- quote upper limit only
- if you observe >3
- quote a measurement

- induces “undercovering” as this acceptance region contains only 85% !!

Feldman/Cousins(1998)

Hadron Collider Physics Summer School June 8-17, 2011― Statistics in HEP

Some things people don’t like..

- same example:
- estimate Gaussian distributed quantitythat cannot be < 0 (e.g. mass)

- using proper confidence belt
- assume:
- confidence interval is EMPTY!

- Note: that’s OK from the frequentist interpretation
- in 90% of (hypothetical) measurements.
- Obviously we were ‘unlucky’ to pick one out of the remaining 10%

Feldman/Cousins(1998).

- nontheless: tempted to “flip-flop” ??? tsz .. tsz.. tsz..

Hadron Collider Physics Summer School June 8-17, 2011― Statistics in HEP

Feldman Cousins: a Unified Approach

- How we determine the “acceptance” region for each μhyp.true is up to us as long as it covers the desired integral of size α (e.g. 90%)
- include those “xmeas. ” for which the large likelihood ratio first:

- here: either the observation or the closes ALLOWED

- α =90%

No “empty intervals anymore!

Hadron Collider Physics Summer School June 8-17, 2011― Statistics in HEP

Being Lucky…

- give upper limit on signal on top of know (mean) background
- n=s+b from a possion distribution
- Neyman: draw confidence belt with
- “” in the “y-axis” (the possible true values of )

- 2 experiments (E1 and E2)
- ,
- observing (out of luck) 0
- E1: 95% limit on
- E2: 95% limit on
- UNFAIR ! ?

sorry… the plots don’t match: one is of 90%CL the other for 95%CL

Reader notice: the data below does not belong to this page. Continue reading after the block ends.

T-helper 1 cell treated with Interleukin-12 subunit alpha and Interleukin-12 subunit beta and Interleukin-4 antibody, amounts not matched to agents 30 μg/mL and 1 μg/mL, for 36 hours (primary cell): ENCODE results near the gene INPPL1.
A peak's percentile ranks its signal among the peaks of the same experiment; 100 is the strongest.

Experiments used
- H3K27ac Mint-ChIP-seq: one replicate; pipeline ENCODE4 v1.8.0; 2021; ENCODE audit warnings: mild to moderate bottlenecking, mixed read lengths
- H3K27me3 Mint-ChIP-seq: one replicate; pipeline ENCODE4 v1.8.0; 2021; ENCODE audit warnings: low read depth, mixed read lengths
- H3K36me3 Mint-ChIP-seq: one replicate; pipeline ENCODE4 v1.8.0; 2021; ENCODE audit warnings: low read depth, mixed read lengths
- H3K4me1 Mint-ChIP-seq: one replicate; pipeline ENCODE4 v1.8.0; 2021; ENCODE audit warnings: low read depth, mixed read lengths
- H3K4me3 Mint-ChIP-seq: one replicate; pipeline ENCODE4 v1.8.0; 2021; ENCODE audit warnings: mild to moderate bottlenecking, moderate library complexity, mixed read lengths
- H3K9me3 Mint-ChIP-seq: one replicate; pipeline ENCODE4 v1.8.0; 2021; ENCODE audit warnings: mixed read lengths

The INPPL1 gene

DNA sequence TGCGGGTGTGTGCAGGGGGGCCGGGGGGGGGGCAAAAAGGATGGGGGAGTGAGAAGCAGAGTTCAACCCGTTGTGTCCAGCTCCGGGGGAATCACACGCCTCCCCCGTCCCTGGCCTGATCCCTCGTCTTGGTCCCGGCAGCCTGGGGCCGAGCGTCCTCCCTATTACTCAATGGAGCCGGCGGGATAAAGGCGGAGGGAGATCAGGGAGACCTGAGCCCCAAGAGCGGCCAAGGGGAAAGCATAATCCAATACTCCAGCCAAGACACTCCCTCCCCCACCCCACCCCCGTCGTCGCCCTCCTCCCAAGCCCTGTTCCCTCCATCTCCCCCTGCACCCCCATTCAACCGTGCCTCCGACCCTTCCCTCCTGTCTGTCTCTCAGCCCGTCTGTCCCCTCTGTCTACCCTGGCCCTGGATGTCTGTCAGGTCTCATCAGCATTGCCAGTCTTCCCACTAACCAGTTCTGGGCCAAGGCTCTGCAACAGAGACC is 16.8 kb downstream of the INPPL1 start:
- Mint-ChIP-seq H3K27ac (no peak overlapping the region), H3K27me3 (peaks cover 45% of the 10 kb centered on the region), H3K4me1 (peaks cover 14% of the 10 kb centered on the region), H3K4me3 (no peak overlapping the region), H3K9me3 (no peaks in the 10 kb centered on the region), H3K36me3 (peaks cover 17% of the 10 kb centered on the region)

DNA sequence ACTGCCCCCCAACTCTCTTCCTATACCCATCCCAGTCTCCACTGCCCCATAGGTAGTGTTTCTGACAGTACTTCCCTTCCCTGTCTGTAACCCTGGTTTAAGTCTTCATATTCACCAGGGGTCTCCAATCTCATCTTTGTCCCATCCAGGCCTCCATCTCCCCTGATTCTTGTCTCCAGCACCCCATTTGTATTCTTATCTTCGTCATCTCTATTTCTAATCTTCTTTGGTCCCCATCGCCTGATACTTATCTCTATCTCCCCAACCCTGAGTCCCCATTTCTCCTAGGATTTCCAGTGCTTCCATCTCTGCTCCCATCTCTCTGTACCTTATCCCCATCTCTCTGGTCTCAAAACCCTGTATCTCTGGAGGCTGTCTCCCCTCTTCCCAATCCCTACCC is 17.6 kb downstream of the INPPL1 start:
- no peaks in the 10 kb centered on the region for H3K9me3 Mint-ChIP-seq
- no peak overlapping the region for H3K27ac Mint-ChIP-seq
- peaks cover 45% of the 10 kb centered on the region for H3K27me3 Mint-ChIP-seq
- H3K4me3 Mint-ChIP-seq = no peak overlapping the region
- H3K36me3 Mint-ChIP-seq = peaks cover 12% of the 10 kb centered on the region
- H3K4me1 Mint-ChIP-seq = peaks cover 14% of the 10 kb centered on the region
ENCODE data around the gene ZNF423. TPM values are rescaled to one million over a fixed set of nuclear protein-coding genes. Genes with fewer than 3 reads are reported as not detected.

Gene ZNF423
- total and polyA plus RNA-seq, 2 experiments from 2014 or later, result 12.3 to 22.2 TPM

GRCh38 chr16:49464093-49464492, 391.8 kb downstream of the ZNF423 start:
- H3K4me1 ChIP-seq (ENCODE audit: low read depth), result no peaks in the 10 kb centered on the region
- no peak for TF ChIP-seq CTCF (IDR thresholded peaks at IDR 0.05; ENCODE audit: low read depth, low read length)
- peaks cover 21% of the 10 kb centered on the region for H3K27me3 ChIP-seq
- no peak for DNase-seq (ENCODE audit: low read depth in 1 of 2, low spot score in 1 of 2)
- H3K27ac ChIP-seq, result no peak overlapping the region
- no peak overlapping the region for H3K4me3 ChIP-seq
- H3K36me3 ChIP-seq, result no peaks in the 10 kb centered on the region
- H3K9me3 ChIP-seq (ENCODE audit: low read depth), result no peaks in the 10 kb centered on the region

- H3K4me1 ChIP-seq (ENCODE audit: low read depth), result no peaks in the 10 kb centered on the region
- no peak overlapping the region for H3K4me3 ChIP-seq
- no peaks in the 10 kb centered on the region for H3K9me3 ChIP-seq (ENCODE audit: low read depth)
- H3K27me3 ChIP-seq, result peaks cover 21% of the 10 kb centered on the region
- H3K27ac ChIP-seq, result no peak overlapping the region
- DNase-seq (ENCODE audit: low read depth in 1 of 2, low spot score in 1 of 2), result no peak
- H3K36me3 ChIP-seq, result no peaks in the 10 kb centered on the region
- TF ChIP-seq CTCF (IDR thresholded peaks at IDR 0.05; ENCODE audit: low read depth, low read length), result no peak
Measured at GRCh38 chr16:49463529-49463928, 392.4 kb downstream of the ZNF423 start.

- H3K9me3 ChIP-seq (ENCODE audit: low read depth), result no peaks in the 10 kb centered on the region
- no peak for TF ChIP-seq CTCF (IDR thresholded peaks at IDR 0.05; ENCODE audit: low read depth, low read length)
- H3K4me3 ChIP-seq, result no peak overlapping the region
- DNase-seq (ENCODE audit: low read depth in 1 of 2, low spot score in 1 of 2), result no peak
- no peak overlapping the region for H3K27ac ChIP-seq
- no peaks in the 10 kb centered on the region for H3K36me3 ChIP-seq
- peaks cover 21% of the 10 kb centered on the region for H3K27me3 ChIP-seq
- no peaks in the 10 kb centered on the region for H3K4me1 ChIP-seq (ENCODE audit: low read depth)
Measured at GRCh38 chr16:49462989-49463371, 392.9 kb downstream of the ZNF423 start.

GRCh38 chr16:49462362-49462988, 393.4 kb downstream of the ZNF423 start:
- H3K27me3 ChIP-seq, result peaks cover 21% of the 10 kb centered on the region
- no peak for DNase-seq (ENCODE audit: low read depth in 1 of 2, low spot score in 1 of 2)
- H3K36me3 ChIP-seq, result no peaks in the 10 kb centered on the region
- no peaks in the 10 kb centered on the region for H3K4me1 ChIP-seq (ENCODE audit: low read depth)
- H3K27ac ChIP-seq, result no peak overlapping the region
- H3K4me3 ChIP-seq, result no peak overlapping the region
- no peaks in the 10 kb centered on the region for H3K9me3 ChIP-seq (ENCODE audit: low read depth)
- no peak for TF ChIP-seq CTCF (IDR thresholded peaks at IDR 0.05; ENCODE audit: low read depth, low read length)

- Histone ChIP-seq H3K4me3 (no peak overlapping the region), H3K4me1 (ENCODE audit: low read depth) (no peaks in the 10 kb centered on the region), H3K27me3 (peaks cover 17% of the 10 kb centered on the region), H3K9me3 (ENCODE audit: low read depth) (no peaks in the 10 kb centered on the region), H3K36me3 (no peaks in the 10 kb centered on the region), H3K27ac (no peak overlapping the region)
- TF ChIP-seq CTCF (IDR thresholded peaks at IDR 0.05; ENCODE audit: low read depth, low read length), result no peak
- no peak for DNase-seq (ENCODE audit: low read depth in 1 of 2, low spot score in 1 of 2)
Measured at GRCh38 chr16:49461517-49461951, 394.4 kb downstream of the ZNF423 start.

observed n

Glen Cowan: Statistical data analysis

for fixed Background

Background

Hadron Collider Physics Summer School June 8-17, 2011― Statistics in HEP

Being Lucky …

- Feldman/Cousins confidence belts
- motivated by “popular” ‘Bayesian’ approaches to handle such problems.

- Bayesian: rather than constructing Confidence belts:
- turn Likelihood for (on given )into Posterior probability on
- add prior probability on “s”:

- Feldman/Cousins
- there is still SOME “unfairness”
- perfectly “fine” in frequentist interpretation:
- should quote “limit+sensitivity”

0 1 10

Upper limit on signal

Background b

Helene(1983).

Feldman/Cousins(1998).

Hadron Collider Physics Summer School June 8-17, 2011― Statistics in HEP

Statistical Tests in Particle Searches

- exclusion limits
- upper limit on cross section (lower limit on mass scale)
- (σ < limit as otherwise we would have seen it)
- need to estimate probability of downward fluctuation of s+b
- try to “disprove” H0 = s+b
- better: find minimal s, for which you can sill excludeH0 = s+ba pre-specified Confidence Level

discoveries

need to estimate probability of upward fluctuation of b

try to disprove H0 =“background only”

type 1 error

b only

Nobs for 5s discovery

P = 2.8 10–7

- b only

- s+b

possible observation

Hadron Collider Physics Summer School June 8-17, 2011― Statistics in HEP

Which Test Statistic to used?

- P(t_

- exclusion limit:
- test statistic does not necessarily have to be simply the counted number of events:
- remember Neyman Pearson Likelihood ratio
- pre-specify 95% CL on exclusion
- make your measurements
- if accepted (i.e. in “chritical (red) region”)
- where you decided to “recjet” H0 = s+b
- (i.e. what would have been the chance for THIS particular measurement to still have been “fooled” and there would have actually BEEN a signal)

- s+b

- b only

t

Hadron Collider Physics Summer School June 8-17, 2011― Statistics in HEP

Example :LEP-Higgs search

Remember: there were 4 experiments, many different search channels

treat different exerpiments just like “more channels”

- Evaluate how the -2lnQ is distributed for
- background only
- signal+background
- (note: needs to be done for all Higgs masses)